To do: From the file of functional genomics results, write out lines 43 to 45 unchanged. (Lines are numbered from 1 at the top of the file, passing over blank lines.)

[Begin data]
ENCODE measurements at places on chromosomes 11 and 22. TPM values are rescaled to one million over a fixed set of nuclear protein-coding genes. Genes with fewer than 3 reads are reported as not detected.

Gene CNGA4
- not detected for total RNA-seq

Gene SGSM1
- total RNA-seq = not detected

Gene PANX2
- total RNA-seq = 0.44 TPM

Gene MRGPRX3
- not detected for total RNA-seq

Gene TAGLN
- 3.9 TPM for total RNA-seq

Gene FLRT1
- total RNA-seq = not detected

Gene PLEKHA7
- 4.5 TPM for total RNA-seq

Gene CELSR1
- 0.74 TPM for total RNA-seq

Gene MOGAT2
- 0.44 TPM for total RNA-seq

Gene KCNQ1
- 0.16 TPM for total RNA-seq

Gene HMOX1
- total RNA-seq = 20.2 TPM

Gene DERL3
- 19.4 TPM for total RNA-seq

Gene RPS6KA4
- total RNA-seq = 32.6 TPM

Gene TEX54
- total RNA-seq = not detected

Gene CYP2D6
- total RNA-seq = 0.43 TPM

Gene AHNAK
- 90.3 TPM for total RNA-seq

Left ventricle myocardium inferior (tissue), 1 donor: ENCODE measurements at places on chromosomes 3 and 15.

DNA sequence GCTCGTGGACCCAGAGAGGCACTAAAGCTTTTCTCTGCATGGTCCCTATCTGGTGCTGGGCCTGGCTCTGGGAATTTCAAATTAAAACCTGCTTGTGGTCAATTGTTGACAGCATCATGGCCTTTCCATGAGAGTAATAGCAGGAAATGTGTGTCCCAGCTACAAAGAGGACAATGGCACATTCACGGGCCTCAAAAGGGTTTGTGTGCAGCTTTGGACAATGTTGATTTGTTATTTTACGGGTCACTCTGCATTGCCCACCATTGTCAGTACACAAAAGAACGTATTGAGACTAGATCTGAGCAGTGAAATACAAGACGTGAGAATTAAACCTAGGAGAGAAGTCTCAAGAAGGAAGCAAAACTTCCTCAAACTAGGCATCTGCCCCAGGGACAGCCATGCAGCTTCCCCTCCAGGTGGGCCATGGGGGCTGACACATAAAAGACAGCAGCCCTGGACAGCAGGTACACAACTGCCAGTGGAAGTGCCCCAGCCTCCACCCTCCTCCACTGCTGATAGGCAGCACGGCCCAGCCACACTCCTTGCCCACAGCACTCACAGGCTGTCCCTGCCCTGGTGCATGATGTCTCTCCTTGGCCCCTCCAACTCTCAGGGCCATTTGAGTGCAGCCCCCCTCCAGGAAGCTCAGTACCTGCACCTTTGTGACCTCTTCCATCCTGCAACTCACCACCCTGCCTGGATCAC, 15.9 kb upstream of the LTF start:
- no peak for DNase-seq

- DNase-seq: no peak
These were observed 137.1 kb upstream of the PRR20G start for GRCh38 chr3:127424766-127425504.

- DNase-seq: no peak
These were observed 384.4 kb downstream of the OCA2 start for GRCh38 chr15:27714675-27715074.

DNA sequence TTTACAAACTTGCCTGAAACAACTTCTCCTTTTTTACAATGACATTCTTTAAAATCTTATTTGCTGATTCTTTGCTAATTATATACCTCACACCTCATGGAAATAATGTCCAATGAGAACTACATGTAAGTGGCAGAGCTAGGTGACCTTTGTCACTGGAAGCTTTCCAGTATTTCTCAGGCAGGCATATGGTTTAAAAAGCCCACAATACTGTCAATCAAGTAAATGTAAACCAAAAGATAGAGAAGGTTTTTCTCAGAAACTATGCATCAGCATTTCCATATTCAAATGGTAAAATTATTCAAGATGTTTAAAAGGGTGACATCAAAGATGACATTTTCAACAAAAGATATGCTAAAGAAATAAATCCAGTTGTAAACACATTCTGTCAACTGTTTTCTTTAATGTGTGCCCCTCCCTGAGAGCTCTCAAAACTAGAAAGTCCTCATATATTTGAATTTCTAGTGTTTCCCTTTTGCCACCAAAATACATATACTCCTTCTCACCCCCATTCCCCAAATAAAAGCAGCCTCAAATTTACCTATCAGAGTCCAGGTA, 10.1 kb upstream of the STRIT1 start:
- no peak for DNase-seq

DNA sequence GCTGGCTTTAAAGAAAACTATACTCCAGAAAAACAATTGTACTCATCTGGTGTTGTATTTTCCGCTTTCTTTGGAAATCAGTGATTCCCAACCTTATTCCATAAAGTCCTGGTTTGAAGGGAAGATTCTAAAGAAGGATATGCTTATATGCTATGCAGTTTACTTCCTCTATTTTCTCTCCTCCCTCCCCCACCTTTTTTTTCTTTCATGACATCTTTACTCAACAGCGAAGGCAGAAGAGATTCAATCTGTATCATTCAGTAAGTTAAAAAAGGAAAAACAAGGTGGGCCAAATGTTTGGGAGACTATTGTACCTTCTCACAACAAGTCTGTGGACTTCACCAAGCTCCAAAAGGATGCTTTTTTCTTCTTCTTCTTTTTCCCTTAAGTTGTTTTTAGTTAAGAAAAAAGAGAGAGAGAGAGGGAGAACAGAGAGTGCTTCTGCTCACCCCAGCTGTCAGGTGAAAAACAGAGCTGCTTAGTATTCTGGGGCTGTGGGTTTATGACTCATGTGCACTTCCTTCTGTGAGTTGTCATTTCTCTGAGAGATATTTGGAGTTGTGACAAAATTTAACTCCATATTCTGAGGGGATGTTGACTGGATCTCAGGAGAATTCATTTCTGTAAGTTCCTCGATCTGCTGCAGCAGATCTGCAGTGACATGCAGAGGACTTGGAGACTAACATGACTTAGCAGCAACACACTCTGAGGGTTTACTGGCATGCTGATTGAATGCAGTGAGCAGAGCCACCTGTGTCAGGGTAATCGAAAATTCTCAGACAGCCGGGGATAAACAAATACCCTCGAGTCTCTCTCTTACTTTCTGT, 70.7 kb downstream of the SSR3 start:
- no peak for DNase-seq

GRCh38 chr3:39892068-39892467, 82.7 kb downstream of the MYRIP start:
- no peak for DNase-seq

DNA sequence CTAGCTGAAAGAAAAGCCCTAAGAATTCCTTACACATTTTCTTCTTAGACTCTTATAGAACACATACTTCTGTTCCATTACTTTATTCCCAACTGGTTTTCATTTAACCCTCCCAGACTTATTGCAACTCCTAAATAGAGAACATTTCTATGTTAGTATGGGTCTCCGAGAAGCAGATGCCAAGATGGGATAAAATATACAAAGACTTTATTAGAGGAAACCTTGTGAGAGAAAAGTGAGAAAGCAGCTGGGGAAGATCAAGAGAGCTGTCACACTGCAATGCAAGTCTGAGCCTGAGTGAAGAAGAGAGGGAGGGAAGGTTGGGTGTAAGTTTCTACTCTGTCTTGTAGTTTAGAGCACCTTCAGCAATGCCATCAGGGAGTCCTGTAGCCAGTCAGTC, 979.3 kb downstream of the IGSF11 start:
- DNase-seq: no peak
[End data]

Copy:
DNA sequence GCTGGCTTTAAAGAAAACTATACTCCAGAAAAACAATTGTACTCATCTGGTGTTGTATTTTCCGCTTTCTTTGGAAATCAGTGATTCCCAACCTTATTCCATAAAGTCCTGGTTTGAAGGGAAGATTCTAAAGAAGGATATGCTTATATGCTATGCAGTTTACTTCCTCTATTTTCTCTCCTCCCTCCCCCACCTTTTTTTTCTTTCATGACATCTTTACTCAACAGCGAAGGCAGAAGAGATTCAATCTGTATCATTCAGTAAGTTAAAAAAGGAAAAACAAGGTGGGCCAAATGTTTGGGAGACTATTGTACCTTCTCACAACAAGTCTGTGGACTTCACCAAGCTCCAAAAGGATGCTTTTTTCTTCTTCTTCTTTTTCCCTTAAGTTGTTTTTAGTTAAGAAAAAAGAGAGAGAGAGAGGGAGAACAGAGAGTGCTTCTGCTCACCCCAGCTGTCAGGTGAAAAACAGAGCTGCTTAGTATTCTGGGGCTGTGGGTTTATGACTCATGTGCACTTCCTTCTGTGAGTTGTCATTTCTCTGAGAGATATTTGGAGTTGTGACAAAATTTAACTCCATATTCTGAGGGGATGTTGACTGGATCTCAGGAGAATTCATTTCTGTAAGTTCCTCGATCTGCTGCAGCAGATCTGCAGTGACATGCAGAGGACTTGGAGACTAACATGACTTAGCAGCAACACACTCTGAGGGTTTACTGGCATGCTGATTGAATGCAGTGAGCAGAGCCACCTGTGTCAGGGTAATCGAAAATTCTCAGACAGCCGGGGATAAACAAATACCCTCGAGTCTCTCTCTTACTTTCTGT, 70.7 kb downstream of the SSR3 start:
- no peak for DNase-seq

GRCh38 chr3:39892068-39892467, 82.7 kb downstream of the MYRIP start: